The factor that makes the greatest contribution to stabilization of the
unfolded state is its conformational entropy. It has been proposed that
decreasing the conformational flexibility of the unfolded chain (by substitution
with proline, or by replacement of glycine) should lead to an increase in
the stability of the folded relative to the unfolded protein (Matthews
et al, 1987) (See also disulphide
bonds, below.) Two such substitutions (A82P and G77A) in T4 lysozyme
gave rise to only a small amount of stabilization (0.8 and 0.4 kcal/mol),
possibly due to the counterbalancing removal of favourable interactions
upon mutation.(Matthews et al,
1987) A similar mutation that also eliminated a hydrogen bond and some
hydrophobic interactions was destabilizing, suggesting that these factors
outweighed the decrease in conformational stability (Dixon
et al, 1992).
Watanabe et al (1994)
have found a correlation between the number of proline residues in oligo-1,6-glucosidases
from a number of bacterial species and their thermostability. Structural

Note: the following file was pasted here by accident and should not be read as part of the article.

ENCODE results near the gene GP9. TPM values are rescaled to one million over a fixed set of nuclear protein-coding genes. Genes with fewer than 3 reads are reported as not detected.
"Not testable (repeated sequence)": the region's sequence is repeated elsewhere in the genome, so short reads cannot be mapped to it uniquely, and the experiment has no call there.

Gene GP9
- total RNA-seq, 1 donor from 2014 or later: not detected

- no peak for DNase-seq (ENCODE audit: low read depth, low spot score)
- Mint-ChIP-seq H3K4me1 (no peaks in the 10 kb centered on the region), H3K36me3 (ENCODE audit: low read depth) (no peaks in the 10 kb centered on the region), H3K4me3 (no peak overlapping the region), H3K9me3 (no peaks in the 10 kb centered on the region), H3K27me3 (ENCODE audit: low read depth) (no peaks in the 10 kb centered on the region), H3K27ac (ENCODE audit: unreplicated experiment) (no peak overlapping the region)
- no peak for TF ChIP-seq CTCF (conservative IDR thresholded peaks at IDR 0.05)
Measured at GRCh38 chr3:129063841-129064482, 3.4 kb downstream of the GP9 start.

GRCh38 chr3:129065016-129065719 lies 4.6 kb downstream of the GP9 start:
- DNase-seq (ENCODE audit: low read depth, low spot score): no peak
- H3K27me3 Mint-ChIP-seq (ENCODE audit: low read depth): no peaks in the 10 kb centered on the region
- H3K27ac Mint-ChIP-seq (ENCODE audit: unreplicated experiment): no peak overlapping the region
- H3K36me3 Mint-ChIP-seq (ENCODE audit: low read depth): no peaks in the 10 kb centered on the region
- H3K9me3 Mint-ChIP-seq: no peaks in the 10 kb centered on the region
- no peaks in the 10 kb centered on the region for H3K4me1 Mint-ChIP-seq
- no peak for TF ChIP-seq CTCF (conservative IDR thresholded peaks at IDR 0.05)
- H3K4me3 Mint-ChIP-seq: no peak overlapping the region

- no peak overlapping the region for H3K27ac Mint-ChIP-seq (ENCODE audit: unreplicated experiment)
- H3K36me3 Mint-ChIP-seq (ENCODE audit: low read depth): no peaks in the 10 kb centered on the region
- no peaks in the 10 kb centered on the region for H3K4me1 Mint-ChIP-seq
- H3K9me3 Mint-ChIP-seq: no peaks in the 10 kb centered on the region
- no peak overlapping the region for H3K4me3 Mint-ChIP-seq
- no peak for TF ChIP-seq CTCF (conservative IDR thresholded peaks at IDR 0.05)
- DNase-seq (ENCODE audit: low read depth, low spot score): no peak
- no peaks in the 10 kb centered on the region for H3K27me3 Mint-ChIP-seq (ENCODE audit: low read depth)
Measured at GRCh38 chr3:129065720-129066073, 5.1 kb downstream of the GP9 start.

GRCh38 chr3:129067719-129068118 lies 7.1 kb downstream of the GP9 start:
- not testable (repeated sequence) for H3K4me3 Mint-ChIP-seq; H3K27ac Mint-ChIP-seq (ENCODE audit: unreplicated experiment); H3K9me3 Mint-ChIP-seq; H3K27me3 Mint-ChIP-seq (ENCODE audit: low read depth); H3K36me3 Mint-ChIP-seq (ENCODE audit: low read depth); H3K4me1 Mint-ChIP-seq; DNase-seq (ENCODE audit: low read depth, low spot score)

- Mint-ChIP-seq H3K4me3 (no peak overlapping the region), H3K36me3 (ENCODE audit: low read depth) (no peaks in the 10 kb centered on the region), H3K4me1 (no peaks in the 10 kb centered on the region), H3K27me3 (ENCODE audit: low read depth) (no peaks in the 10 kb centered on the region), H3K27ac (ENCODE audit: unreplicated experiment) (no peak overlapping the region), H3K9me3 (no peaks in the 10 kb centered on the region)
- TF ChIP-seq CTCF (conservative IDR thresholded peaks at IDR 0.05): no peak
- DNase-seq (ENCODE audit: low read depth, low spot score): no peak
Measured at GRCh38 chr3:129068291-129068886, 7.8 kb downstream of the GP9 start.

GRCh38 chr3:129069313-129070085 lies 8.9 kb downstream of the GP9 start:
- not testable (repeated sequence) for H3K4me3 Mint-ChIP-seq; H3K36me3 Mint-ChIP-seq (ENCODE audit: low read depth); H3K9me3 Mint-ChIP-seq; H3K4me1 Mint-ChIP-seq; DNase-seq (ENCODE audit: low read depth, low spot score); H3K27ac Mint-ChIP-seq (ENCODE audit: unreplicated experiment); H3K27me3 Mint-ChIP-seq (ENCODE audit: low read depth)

analysis suggests that the optimal placement is at the N-cap of alpha helices
and at the second position beta type I and beta type II turns.
PPS link to beta turns.
When they substituted prolines at these positions in the homologous mesophilic enzymes they observed an increase in thermostability. However, they made their substitutions based on recruitment from the more stable enzyme. When I tried this approach in the thermostable alpha amylase from Bacillus lichinoformis, based on structural parameters alone, the mutants were either equal in stability to wild-type or destabilized (A. Day, unpublished). Structural analysis of at least one destabilized mutant (A. Day & A. Shaw unpublished) revealed the creation of a hydrophobic surface cavity upon mutation, which presumably counterbalanced any stabilizing effect of the conformational rigidity. This suggests that, in the absence of any hints from nature in terms of homology, proline substitution for stabilization should be used with some care.
Watanabe et al ascribe
their increase in stability to a decrease in conformational entropy of the
unfolded state (c.f. the T4 lysozyme case described above by Matthews
et al, 1987). As their enzyme (and ours) is irreversibly inactivated
upon heating, it is equally likely that any observed increase in stability
is due, not to an overall stabilization of the protein, but to a slowing
of the rate of unfolding. (See Kinetic Stability
Hydrogen Bonds. Other Factors Affecting Protein Stability Beginning